You can find almost all 26 of the most important vitamins and minerals your body is probably craving right in the produce aisle!
Fruits and vegetables are rich sources of some of the most important vitamins we need. Vitamins like beta-carotene (Vitamin A precursor), Vitamin C, Vitamin E, and Vitamin K. They are also rich in essential nutrients like folate, calcium, potassium, iron, magnesium, phosphorus, copper, selenium, and zinc. Some of these vitamins and minerals, like vitamin C and selenium, are also antioxidants that help protect the body from damage by oxidative stress and counteract inflammation (2).
There are many sources of the 26 vitamins and minerals that your body needs to keep things running smoothly. The Harvard Medical School published a special health report: Making Sense of Vitamins and Minerals that outlines the best ways to get the nutrients you need from all the different types of produce available in the supermarket.
It is broken down into 2 categories of vitamin sources: water-soluble and fat-soluble. Water-soluble vitamins are dissolved in water, before they are absorbed into the body’s tissues, and are metabolized more quickly than fat-soluble vitamins. Fat-soluble vitamins dissolve in fat and can be stored in your body.
B-1: watermelon, acorn squash
B-2: whole and enriched grains and cereals.
B-3: fortified and whole grains, mushrooms, potatoes
B-5: whole grains, broccoli, avocados, mushrooms
B-6: legumes, tofu, and other soy products, bananas
B-7: Whole grains, soybeans
B-9: Fortified grains and cereals, asparagus, spinach, broccoli, legumes (black-eyed peas and chickpeas), orange juice
B-12: fortified soy milk and cereals
Vitamin C: Citrus fruit, potatoes, broccoli, bell peppers, spinach, strawberries, tomatoes, Brussels sprouts
Vitamin A: sweet potatoes, carrots, pumpkins, spinach, mangoes
Vitamin D: Fortified milk, mushrooms, and cereals
Vitamin E: vegetable oils, leafy green vegetables, whole grains, nuts
Vitamin K: Cabbage, spinach, broccoli, kale
Minerals can be classified into major minerals and trace minerals. You need 100 mg of major minerals and less than 100 mg of trace minerals each day.
Calcium: yogurt, cheese, milk, salmon, leafy green vegetables
Magnesium: Spinach, broccoli, legumes, seeds, whole-wheat bread
Potassium: meat, milk, fruits, vegetables, grains, legumes
Sodium: salt, soy sauce, vegetables
Chromium: meat, poultry, fish, nuts, cheese
Copper: shellfish, nuts, seeds, whole-grain products, beans, prunes
Fluoride: fish, teas
Iodine: Iodized salt, seafood
Iron: red meat, poultry, eggs, fruits, green vegetables, fortified bread
Manganese: nuts, legumes, whole grains, tea
Selenium: Organ meat, seafood, walnuts
Zinc: meat, shellfish, legumes, whole grains
By incorporating a number of these foods into your everyday diet, you consume the essential nutrients needed to keep you healthy. Together, these vitamins and minerals perform countless roles in your body which include healing wounds, boosting the immune system, supporting cell and organ activity, and repairing the damage.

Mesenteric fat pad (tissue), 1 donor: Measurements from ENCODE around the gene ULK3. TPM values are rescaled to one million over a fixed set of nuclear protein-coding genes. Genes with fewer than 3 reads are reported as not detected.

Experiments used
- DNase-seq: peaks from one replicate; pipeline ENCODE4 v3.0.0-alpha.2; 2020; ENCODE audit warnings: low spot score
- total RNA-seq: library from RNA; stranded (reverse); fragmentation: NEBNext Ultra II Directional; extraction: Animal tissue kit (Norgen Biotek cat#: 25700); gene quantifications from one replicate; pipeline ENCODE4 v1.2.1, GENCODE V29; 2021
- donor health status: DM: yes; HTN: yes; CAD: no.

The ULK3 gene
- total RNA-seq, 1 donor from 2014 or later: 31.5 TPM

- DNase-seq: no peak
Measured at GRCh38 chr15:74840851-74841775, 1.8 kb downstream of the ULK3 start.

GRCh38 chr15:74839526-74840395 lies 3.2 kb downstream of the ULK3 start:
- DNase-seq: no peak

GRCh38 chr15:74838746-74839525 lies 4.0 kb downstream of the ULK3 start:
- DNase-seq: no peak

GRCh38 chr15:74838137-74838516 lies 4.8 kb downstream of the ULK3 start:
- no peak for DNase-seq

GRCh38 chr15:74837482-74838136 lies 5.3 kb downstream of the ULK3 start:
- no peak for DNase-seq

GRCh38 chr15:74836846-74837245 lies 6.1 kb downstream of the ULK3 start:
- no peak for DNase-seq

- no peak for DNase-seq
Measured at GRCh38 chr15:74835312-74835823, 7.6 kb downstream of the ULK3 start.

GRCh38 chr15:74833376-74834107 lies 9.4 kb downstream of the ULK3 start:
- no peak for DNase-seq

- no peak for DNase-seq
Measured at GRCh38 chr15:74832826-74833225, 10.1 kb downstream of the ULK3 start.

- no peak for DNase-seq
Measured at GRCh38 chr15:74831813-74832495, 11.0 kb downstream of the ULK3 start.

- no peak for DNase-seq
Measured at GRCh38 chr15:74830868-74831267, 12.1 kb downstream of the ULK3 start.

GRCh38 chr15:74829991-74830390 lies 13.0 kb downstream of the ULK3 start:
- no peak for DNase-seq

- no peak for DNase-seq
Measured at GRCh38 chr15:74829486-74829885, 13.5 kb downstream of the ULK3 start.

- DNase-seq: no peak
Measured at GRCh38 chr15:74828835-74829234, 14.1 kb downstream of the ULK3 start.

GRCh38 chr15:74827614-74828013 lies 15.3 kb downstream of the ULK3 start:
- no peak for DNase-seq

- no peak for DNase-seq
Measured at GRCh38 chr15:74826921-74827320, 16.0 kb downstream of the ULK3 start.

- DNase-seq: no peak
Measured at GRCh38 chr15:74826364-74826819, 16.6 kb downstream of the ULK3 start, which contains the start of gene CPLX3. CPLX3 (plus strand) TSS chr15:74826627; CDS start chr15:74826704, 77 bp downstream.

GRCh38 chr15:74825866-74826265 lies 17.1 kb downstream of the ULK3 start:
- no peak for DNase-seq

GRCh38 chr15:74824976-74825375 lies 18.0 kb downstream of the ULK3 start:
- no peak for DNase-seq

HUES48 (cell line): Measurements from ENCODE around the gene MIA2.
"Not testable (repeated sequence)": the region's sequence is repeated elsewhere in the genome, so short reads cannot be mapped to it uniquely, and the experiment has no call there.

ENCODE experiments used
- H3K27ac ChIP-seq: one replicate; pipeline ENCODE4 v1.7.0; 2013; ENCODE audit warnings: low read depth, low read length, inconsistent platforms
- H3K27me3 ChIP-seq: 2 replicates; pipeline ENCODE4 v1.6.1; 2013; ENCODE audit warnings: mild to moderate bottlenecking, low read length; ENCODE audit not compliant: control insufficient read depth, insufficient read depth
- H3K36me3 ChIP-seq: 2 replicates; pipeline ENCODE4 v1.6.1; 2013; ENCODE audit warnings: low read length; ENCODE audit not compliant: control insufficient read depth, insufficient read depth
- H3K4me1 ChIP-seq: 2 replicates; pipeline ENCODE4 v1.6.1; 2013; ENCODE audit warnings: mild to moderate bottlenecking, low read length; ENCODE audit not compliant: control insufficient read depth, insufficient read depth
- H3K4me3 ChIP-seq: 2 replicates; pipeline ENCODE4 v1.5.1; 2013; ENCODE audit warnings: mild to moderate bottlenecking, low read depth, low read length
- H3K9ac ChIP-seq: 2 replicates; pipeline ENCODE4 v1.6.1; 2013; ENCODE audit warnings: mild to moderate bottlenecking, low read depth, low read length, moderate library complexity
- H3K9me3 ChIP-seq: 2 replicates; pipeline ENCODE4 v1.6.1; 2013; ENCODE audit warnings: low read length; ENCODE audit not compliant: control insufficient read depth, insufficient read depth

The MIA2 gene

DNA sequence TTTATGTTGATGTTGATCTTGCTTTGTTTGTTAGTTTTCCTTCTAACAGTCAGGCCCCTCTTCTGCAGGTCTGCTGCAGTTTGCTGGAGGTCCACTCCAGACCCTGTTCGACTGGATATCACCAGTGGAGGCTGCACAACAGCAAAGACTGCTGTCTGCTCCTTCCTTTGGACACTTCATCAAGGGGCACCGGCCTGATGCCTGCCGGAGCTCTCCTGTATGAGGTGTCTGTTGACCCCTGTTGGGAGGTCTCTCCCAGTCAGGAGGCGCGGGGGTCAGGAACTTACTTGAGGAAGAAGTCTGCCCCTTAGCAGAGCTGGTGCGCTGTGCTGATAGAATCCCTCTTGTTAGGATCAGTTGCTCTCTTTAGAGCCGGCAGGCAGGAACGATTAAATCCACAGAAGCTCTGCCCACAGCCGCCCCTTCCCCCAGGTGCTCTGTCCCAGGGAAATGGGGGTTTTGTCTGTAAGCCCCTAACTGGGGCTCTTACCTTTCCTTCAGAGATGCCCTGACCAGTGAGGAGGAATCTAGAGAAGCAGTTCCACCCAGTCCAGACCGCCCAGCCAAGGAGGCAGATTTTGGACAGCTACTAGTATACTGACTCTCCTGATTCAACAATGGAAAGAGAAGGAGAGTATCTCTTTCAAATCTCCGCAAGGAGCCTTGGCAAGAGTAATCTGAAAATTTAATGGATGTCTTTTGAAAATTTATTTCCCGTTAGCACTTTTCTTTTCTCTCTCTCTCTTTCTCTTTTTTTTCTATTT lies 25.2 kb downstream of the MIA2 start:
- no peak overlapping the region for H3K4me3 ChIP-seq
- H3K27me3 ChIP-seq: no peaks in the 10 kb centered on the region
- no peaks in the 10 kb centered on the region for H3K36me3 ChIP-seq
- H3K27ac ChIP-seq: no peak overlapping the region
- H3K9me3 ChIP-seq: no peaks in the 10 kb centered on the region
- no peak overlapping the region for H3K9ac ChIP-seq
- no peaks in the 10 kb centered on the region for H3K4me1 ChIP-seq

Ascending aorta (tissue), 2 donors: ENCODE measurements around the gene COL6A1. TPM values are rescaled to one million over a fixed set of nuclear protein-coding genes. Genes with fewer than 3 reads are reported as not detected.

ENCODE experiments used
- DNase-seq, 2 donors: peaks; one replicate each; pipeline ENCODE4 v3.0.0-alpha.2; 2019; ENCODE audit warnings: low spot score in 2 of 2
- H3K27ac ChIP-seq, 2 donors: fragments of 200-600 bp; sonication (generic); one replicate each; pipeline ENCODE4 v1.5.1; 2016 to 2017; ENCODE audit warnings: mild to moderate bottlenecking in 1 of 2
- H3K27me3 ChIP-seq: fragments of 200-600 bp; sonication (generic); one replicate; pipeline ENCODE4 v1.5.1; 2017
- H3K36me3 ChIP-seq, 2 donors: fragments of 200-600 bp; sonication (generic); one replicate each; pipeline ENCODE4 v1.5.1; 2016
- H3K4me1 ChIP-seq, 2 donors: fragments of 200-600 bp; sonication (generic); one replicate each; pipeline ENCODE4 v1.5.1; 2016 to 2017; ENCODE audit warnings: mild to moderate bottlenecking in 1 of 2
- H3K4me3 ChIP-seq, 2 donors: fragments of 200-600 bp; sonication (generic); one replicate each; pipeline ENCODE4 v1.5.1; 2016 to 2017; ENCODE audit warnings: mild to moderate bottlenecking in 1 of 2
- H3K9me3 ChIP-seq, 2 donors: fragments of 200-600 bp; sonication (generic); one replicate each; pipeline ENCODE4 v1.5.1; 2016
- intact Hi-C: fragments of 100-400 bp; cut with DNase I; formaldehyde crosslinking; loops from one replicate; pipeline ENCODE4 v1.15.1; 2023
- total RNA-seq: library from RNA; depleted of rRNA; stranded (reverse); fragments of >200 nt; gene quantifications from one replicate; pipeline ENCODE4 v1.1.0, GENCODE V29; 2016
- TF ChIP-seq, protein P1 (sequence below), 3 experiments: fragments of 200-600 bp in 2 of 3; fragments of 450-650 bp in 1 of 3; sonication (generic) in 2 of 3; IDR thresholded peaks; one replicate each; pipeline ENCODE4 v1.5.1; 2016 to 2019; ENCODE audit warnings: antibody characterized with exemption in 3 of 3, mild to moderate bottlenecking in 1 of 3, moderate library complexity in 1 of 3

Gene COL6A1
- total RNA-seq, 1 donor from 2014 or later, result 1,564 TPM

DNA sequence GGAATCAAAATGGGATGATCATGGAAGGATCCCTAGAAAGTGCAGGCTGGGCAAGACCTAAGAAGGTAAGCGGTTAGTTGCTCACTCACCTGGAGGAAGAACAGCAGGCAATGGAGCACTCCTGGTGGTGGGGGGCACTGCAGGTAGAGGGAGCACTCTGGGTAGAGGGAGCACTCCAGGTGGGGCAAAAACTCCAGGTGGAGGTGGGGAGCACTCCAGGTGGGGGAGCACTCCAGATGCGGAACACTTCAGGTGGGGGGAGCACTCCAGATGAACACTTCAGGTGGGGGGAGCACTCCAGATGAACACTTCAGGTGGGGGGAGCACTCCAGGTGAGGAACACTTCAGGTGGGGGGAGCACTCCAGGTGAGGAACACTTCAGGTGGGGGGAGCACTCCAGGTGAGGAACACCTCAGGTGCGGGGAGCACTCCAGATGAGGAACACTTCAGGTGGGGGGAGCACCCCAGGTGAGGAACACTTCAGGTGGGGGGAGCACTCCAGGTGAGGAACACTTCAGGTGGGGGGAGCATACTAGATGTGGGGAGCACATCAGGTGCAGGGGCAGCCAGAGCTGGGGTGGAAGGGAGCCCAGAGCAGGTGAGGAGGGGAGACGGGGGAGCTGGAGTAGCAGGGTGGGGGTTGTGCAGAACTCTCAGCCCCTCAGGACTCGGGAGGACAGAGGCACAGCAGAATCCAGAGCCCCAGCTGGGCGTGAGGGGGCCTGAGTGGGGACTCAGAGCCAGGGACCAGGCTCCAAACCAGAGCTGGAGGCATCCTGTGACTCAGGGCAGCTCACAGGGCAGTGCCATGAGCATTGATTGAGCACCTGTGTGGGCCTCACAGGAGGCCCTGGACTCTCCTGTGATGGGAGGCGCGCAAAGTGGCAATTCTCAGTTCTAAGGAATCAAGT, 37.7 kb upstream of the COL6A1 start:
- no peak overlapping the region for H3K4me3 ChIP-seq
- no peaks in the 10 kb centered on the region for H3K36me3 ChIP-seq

Each of the vitamins has different roles in keeping your body healthy. The B vitamins are important for ensuring proper functioning of the body’s cells, aiding in metabolic processes, and creating new blood cells. Vitamin A plays a key role in strengthening the immune system and maintaining eye health, and vitamin C are essential for tissue growth and development. Vitamin D controls the amount of calcium and phosphorus in the blood. Vitamin E acts as an antioxidant, and vitamin k aids in blood clotting.
Minerals also have various functions. Calcium is necessary for strong bones, and sodium and potassium allow muscle and nerve functioning. Chromium is necessary for breaking down fats and carbohydrates. Fluoride protects the bones and teeth, and iodine is necessary to make thyroid hormones.
Clearly, vitamins and minerals are essential for a number of different functions in the body, which is why it is so important to include all these vitamins and minerals into your diet. Regular consumption of fruits, vegetables, and other healthy foods (as listed above) will allow your body to function well. We’re very lucky that we have such great access to so many of these 26 important vitamins and minerals right in our produce aisle all year round.
Get a free consultation virtually or in-person with our Registered Dietitian Nutritionist today and get a custom meal plan with the right blend of vitamins and minerals optimal for your body composition!
- Volpe, Stella Lucia. “Fruit and Vegetable Intake and Prevention of Chronic Disease : ACSM’s Health & Fitness Journal.” LWW, June 2019, journals.lww.com/acsm-healthfitness/Fulltext/2019/05000/Fruit_and_Vegetable_Intake_and_Prevention_of.10.aspx
- Arulselvan P;Fard MT;Tan WS;Gothai S;Fakurazi S;Norhaizan ME;Kumar SS;. (n.d.). Role of Antioxidants and Natural Products in Inflammation. Retrieved from https://pubmed.ncbi.nlm.nih.gov/27803762/
- F;, M. K. (2018, June 13). The Impact of Dietary Fiber on Gut Microbiota in Host Health and Disease. Retrieved from https://pubmed.ncbi.nlm.nih.gov/29902436/
- Publishing, Harvard Health. “Fill up on Phytochemicals.” Harvard Health, www.health.harvard.edu/staying-healthy/fill-up-on-phytochemicals.